There is a day that sums it up for me. First of all, thank you so much for saying that. I absolutely adored Santa Clarita Diet before I got the audition, and then when I did, I was like, “Holy fuck, this is amazing.” And everybody was so cool. We did film in Santa Clarita, and we actually had hour lunches. Drew Barrymore was amazing to work with. She was such a beacon of light on set and such a presence. She was just really, really cool and very casual and fun. She just made the experience super fun. I wish I had more opportunities to work with her, but we would interact walking around on set.
So there were actually two moments. One moment was at the table read for the first episode I did [season three, episode two, “Knighttime”]. Drew Barrymore was walking around the table and saying hi to everybody and hugging everybody. And then she hugged me and was like, “Oh my gosh, you are so sexy.” And then she grabbed me and embraced me. She was like, “I just loved your audition. I think you are hysterical.” And I thought, “This is insane. Drew is an icon and here she is calling me sexy.” So I just about shit myself. And there was another moment where I walked out of my trailer to go to set, and she came out in her robe and slippers. And she was like, “Hey girl!” She was just so sweet and so fun. She had the best energy.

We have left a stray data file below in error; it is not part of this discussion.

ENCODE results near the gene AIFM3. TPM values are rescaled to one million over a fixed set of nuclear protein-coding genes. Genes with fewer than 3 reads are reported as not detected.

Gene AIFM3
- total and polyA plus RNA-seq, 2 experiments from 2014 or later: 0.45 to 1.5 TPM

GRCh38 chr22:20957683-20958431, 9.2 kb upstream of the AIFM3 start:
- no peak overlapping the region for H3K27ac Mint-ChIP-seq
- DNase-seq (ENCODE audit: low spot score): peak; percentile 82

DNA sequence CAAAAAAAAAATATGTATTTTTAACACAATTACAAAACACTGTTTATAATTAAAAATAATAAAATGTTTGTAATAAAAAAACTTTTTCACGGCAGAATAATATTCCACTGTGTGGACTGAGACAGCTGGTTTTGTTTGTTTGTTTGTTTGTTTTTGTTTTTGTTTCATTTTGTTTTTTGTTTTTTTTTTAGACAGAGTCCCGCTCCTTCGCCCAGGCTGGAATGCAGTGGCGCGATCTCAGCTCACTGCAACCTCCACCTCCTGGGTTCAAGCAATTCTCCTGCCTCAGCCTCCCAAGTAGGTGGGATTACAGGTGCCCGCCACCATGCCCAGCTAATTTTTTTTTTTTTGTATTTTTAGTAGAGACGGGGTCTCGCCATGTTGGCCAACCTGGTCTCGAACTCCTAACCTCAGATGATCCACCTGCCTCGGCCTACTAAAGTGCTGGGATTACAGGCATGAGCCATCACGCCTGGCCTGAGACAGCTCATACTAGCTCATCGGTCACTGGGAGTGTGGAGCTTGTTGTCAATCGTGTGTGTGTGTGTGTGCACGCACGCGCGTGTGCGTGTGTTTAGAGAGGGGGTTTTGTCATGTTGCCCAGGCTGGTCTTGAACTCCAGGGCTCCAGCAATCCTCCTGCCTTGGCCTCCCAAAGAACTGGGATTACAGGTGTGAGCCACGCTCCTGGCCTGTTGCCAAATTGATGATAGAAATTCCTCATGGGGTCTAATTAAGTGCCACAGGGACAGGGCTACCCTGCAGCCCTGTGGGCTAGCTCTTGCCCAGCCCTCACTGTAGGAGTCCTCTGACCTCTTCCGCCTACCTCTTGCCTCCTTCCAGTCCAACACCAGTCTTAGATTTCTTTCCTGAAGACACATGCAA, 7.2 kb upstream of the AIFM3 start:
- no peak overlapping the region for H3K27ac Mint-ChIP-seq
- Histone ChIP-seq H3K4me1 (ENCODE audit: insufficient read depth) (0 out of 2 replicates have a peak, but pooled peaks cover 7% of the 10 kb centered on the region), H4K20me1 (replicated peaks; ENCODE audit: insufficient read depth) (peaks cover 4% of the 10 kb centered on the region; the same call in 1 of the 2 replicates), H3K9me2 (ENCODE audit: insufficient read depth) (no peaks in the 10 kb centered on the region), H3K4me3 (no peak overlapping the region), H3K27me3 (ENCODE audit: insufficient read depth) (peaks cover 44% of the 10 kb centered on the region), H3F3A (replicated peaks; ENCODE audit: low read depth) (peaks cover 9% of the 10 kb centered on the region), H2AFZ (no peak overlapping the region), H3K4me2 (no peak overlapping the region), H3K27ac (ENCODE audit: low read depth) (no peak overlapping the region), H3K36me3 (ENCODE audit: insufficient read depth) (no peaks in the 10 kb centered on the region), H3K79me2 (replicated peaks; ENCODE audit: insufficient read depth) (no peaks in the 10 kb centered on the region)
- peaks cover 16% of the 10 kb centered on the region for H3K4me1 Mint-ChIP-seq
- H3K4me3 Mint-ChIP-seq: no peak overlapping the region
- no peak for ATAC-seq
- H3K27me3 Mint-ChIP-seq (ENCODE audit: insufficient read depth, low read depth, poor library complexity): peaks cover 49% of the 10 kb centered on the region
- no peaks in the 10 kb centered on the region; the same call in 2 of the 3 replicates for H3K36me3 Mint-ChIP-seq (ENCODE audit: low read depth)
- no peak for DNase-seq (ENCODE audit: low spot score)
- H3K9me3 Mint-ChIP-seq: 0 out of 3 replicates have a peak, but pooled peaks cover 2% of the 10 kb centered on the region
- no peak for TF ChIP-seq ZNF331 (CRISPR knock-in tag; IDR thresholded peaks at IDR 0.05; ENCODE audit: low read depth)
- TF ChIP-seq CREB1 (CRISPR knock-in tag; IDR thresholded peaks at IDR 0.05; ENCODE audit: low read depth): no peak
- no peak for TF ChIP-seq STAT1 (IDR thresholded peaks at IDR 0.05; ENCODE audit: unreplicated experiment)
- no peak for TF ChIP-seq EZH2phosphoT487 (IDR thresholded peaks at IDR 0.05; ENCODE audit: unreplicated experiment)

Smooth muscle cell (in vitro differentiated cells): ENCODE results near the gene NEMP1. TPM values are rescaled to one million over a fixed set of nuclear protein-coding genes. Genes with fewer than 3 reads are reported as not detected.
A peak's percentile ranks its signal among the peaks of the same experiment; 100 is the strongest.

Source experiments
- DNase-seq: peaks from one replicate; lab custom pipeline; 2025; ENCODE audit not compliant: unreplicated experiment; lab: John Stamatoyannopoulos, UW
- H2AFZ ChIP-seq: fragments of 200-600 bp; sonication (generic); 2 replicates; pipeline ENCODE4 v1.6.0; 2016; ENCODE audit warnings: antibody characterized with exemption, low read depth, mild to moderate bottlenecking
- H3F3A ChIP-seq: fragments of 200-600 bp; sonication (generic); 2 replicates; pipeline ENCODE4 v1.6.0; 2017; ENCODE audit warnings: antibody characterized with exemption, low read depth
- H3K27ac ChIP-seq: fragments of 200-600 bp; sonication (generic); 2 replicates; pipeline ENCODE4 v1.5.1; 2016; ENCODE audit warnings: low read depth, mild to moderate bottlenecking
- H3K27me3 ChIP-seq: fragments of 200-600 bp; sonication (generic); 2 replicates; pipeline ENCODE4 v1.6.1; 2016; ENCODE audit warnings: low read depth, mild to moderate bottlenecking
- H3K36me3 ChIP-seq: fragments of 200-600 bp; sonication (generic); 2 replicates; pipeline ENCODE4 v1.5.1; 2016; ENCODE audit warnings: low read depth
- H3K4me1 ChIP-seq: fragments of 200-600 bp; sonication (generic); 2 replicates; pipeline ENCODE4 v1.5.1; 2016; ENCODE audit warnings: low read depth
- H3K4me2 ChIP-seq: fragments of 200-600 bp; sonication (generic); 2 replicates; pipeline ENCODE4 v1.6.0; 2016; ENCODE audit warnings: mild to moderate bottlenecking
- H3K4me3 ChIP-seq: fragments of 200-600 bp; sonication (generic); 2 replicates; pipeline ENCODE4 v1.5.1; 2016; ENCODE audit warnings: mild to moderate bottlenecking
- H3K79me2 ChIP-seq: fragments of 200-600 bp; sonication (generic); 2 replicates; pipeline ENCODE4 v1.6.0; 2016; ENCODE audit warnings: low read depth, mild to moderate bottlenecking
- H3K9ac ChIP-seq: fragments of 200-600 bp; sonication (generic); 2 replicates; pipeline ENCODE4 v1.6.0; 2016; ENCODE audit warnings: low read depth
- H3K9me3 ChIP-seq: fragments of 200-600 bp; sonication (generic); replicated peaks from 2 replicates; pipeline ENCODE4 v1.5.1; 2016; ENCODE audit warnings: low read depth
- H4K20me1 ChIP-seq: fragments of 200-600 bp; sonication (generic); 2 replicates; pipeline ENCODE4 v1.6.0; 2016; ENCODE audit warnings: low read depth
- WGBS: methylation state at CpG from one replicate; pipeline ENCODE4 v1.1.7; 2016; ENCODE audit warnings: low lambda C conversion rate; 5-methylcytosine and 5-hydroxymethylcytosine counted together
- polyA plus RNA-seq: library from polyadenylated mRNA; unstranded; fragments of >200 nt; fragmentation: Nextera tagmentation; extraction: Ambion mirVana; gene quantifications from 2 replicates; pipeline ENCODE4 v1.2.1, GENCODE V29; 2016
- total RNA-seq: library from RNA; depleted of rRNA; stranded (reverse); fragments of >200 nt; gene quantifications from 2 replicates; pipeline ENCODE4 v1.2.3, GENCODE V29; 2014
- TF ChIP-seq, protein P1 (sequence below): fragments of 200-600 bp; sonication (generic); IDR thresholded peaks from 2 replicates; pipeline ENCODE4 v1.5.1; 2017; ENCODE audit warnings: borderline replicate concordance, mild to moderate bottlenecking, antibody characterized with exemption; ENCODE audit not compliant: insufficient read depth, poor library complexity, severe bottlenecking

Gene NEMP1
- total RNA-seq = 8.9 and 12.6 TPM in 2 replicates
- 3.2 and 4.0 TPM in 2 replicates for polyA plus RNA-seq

Your character, Winter, had a great catchphrase: “Just because I have a shitty attitude doesn’t mean…” Did that uptempo, wordy dialogue take a minute to grasp?
I would say no because I grew up doing sitcoms. So I understood the rhythm, and Santa Clarita Diet was this single-camera show that was written like a sitcom. A lot of the time, people can do comedy, but understanding a four-camera setup type of rhythm is very specific. I also think that’s why a lot of people couldn’t really understand the kitschiness of Santa Clarita Diet and its tone because that’s what we were playing into. It was weird and dark. Essentially, you were watching this family sitcom, but, “Oh shit, the wife is undead and eats people.” (Laughs.) So it was this loving husband [Timothy Olyphant] and wife [Drew Barrymore] and their kind of offbeat daughter [Liv Hewson]. So that show was brilliant, and the writers were so smart.
So have you ever been recognized for your role as “Girl Scout” on Entourage?